Jim Hanson’s independently-made film rings truer than any of the movies made during Hollywood’s mid- 80’s “farm-wave.” Much like the time in which the Nonpartisan League began, the early 80’s saw the ruin of hundreds of farming families and a wave of protest against the banks which had gone into a feeding frenzy of foreclosures. Sally Field won a Best Actress Oscar for her role as a young farm widow in the Depression-Era Places in the Heart (1984). Jessica Lange took over from a defeated Sam Shepard in Country (1984). Mel Gibson and Sissy Spacek fought both natural and man-made disasters in The River (1984). Each of these films was sincere, and combined some formidable talents, but they lacked what for me is the greatest beauty of both farm and prairie life: understatement. Northern Lights doesn’t overshoot. It follows closely in the footsteps of Italian neorealist film makers such as Cesare Zavattini who insisted that movies were meant “to observe reality, not to extract fiction from it.” Standard Hollywood plotting was “simply a technique of superimposing dead formulas over living social facts.” The neorealists sought a combination of lyricism and verisimilitude. “Reality is hugely rich,” declared Zavattini in the late 40’s, “to be able to look at it directly is enough.”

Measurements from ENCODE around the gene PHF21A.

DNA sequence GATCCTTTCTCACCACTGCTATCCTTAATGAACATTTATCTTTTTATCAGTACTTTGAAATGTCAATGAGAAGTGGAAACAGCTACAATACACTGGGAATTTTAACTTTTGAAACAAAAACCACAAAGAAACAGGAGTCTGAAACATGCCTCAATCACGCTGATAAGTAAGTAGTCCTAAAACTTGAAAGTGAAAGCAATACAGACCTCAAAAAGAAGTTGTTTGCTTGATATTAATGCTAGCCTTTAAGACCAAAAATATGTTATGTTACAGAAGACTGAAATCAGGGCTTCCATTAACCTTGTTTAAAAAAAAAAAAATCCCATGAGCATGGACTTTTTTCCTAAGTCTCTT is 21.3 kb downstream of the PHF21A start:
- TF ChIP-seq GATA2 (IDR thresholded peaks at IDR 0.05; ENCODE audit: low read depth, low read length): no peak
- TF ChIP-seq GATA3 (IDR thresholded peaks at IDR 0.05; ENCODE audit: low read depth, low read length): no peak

How does Jim Hanson accomplish this in Northern Lights? He directs his film much as if his audience were looking through an album of old photographs, which begin to move and speak as we gaze at them, and then freeze back into silence. The director constantly fades the screen to black before establishing new scenes, giving the viewer moments to reflect on what has just been said or done. There are a lot of low-angle shots of the land itself, both haunting and hostile. The idea is not to create illusions, à la Hollywood, but to examine lives. The issues in Northern Lights remain unresolved. Roy tells his fiancée that the bankers are playing their last cards, but they’re good ones. Struggling for the good life doesn’t mean that you get to live it.
Hanson’s work is also helped by fine performances from his supporting cast. Joe Spano plays Ray’s brother, John, who cannot accept that minding one’s own business is not the best guarantee of survival. One suspects that he even sees his brother’s betrothal as an unnecessary diversion from the real business of farming. Playing Ray’s fiancée Inga Olsness, Susan Lynch brings the kind of strength, passion, and radiant beauty that Liv Ullmann brought to Ingmar Bergman’s films. The role of wives & lovers is a key one in Northern Lights. One of Inga’s friends tells her, “I don’t know where the woman’s place is now.” For baser or nobler reasons, the men are often gone during the long cold winters. Struggling for the greater vision, men like Ray Sorenson sometimes forgot the little things that make life more than a political campaign. A clock’s ticking was a poor substitute for a heartbeat. At one point, speculating on the final outcome of the farmers’ struggle, Inga tells Ray that “If we lose, we’ll have each other.” His answer: “It’s not enough.”